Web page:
“He’s given us two good starts,” Indianapolis manager Dean Treanor said. “He’s giving you a little bit of a different look. His breaking ball has played.”
Duncan was promoted to Indianapolis after Steven Brault suffered a hamstring injury two weeks ago. Duncan will likely get another start in Indianapolis, Treanor said. Where he will remain long-term is not clear.
“Can he start for us? Yeah,” Treanor said. “Will it be that way moving forward? I don’t know.”
Max Moroff had an RBI single to left field in the third inning, a play helped by the Columbus third baseman going to third to cover runners in motion. Moroff did a good job of working the count full, and fouling off several two-strike pitches until he found the pitch he wanted. Willy Garcia had an RBI single to tie the game at 2-2 later in the inning.
Columbus took a 3-2 lead in the sixth inning, but it came on a ground out against a drawn-in infield. But that ended Duncan’s game after throwing 74 pitches, 53 for a strike.
Indianapolis reliever Guido Knudson had another rough outing, allowing two runs on three hits in one inning of work. Columbus’ Bryson Miles led the seventh inning off by crushing a home run to left field, that nearly hit the sidewalk behind the outfield lawn. Medina followed that up with a double into left field. After a sacrifice bunt, Rodriguez hit a hard shot past a drawn-in infield to score a run.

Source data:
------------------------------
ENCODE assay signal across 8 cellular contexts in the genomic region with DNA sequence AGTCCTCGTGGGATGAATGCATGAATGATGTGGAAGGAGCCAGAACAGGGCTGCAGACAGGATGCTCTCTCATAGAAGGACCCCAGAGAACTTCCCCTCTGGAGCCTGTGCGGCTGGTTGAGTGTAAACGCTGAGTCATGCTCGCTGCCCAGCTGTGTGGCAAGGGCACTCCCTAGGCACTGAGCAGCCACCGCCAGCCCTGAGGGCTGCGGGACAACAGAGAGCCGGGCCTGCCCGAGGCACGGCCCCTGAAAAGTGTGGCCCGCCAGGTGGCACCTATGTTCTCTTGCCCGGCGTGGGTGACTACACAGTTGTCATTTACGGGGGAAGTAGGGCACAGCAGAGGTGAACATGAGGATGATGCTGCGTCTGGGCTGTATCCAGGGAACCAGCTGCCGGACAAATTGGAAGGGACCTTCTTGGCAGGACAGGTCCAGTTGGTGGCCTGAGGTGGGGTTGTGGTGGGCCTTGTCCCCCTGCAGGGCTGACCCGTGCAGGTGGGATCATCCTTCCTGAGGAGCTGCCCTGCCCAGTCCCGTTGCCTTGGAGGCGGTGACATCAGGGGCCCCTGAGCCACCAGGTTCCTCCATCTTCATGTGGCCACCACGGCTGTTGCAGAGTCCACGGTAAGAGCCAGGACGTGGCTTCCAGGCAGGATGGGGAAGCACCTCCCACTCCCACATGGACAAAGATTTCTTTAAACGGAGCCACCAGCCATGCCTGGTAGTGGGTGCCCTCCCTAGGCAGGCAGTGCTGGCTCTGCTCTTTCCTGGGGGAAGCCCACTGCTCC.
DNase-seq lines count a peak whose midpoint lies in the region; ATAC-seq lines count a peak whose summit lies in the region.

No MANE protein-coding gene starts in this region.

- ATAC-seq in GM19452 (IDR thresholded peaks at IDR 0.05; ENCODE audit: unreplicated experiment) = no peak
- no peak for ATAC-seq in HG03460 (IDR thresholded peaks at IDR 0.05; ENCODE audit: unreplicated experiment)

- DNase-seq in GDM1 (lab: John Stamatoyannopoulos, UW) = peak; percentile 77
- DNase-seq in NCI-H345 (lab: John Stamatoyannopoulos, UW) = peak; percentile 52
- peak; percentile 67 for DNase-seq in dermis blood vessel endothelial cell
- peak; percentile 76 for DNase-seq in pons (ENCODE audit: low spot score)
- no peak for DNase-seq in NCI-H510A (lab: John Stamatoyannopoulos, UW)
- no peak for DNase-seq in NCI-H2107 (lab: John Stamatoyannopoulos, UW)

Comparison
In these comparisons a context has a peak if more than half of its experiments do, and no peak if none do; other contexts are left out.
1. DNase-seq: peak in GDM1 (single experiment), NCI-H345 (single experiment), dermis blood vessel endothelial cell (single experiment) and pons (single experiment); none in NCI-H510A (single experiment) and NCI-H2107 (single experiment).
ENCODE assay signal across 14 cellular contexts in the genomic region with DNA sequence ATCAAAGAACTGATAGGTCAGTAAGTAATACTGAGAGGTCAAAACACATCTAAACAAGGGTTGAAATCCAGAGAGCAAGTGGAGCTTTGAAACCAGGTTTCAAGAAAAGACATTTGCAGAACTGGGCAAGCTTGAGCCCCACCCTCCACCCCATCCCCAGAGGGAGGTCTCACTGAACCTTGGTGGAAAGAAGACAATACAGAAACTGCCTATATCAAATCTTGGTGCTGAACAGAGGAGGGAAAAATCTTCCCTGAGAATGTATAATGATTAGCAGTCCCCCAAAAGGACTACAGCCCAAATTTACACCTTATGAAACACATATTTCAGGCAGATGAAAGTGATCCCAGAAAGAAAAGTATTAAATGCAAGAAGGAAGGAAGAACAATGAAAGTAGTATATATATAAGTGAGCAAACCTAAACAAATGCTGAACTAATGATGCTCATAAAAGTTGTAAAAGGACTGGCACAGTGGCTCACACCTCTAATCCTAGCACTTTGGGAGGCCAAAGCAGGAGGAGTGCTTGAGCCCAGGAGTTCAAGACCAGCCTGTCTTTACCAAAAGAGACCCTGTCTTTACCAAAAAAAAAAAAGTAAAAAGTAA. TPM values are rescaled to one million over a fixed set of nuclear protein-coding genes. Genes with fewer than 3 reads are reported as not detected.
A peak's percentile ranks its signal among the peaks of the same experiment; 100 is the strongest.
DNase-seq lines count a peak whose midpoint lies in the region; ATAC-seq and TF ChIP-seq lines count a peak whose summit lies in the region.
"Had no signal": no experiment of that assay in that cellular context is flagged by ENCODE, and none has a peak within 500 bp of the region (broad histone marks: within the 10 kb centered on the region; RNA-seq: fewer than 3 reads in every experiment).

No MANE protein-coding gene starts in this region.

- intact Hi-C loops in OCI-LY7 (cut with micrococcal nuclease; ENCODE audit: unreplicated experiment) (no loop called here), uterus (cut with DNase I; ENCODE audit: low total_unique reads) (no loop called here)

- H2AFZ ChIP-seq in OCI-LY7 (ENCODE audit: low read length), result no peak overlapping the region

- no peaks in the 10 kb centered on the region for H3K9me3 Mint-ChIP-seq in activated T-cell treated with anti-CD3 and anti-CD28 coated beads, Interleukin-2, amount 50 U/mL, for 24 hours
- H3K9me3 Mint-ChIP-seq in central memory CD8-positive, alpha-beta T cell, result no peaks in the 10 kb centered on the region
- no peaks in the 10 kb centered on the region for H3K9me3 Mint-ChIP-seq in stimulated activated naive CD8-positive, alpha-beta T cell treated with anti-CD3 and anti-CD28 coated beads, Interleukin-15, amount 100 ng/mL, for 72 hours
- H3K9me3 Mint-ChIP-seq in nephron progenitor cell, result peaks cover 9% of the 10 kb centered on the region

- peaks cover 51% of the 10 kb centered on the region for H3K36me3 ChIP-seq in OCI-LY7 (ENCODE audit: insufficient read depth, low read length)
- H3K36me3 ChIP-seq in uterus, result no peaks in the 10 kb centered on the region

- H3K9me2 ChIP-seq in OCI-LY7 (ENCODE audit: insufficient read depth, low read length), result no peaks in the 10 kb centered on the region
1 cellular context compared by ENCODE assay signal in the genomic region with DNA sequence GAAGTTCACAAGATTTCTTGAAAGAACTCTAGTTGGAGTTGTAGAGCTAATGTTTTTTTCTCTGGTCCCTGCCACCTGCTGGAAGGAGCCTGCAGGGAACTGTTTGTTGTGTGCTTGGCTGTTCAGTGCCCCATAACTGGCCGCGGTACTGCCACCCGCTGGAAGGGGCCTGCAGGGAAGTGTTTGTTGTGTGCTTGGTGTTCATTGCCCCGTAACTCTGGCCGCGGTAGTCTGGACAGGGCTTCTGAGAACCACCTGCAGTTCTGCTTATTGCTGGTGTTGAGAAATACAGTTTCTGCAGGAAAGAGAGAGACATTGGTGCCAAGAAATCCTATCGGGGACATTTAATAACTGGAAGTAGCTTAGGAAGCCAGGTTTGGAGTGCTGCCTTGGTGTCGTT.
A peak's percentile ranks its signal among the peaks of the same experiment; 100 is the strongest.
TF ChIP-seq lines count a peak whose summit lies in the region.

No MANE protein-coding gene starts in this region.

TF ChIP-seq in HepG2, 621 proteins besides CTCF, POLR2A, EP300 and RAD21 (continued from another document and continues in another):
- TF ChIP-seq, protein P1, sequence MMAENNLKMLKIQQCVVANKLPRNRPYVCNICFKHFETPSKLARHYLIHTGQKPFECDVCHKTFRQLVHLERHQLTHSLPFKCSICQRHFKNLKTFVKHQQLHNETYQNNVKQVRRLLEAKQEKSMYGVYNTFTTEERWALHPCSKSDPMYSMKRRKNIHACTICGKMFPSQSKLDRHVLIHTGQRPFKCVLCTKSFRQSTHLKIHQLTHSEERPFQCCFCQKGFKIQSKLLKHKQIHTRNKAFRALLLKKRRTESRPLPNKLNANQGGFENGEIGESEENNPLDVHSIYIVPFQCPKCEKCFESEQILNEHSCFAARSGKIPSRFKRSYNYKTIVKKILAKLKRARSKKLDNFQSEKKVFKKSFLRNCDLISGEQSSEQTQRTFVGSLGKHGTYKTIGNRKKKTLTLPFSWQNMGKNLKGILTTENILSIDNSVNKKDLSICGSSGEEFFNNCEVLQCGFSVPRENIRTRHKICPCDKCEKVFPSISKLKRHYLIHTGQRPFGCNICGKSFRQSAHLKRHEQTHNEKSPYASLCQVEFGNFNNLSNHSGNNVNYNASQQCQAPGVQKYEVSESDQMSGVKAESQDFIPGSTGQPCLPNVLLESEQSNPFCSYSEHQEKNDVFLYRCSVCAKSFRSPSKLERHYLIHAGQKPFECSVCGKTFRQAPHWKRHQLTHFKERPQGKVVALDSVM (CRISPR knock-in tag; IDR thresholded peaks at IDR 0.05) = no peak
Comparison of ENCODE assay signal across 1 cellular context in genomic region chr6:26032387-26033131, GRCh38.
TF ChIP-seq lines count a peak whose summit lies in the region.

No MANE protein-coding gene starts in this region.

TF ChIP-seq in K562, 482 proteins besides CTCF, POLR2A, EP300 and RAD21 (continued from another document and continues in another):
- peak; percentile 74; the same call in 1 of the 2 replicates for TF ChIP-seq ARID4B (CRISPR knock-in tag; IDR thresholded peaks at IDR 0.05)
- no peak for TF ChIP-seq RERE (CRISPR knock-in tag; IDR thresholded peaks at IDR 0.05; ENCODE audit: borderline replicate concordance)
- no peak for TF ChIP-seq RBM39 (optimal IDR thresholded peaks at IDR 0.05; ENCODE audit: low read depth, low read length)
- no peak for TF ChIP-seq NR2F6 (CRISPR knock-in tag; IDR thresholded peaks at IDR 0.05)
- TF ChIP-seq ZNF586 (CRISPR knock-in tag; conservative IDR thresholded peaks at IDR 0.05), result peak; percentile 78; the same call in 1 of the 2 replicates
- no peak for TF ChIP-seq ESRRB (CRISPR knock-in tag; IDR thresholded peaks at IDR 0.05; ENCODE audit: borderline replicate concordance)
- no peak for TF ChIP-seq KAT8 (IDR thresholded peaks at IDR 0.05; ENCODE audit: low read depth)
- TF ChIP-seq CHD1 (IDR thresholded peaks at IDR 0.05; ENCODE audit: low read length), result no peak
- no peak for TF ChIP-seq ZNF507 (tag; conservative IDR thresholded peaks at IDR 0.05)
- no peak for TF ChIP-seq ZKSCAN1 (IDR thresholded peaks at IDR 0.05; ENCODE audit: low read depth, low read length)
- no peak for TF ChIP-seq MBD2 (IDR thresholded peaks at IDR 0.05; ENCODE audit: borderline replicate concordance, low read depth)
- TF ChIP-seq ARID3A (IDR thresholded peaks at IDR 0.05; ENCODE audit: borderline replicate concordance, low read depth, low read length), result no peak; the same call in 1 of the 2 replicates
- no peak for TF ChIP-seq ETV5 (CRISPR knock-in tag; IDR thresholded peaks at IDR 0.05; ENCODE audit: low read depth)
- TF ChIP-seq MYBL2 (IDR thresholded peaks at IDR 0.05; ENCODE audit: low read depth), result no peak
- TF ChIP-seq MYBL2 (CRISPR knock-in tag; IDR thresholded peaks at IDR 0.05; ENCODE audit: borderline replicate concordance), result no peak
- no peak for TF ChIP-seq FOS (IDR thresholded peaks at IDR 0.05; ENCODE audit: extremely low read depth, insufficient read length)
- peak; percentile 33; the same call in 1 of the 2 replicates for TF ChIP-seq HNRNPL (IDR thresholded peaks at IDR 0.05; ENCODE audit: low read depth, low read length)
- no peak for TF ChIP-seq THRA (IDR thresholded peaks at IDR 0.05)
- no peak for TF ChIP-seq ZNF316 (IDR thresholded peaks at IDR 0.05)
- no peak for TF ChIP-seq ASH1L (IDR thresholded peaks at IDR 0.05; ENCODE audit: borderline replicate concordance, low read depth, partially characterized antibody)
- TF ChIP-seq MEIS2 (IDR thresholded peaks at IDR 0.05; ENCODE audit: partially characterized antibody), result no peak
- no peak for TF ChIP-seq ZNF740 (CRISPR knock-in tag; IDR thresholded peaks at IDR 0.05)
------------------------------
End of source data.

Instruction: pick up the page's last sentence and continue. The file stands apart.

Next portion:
Knudson began the season by not allowing a run in his first seven outings, which totaled 12 innings of work. He’s allowed at least one run in six of his last eight outings. – Brian Peloza
Altoona won 6-1 on Wednesday, as Cody Dickson allowed one run over four innings, and Edgar Santana followed him with three shutout innings for the victory.
Dickson pitched well in his last two outings, giving up two runs over 10.2 innings. He only allowed one run on two singles and two walks in this contest, but his pitch count reached 84 by the end of his abbreviated outing. The low walk total is somewhat surprising because he has had control issues this year and only 45 of his pitches went for strikes in this game. There were obviously a lot of deep counts, as he faced just 16 batters, averaging more than five pitches per plate appearance. Dickson picked up two strikeouts and had a 2:6 GO/AO ratio. So despite limiting both runners and runs, this clearly wasn’t a strong performance.
Santana bounced back from his worst appearance of the season when he gave up two runs over two innings on Saturday. Like Dickson, he didn’t have the best control Wednesday night, walking two batters and throwing 19 of his 42 pitches for balls. Santana still managed to keep Binghamton out of the hit column and off the scoreboard.
On offense, Santana actually got the big hit in his first pro at-bat. He hit a two-run single in sixth inning. Edwin Espinal also drove in two runs and Chris Diaz had the other RBI. Erich Weiss had a nice day with a double, triple, walk, and two runs scored. Barrett Barnes had two walks and a run scored. Harold Ramirez collected his seventh double of the season. He has an eight-game hit streak.
Bradenton lost game one of their doubleheader by a 3-2 score, with Yeudy Garcia giving up all three runs in the second inning. This game was delayed during the sixth inning for over two hours before they finished off the seven inning contest.
Garcia had that one bad inning early, yet managed to go five innings. He was at 77 pitches (52 strikes), so he may have been able to work into the sixth without the delay. He pitch count is around 85 pitches at this point. He gave up eight hits, three of which never left the infield. Garcia also walked two batters and had three strikeouts. He was coming off three games in which he gave up two runs over 14 total innings, so this was a little setback for him.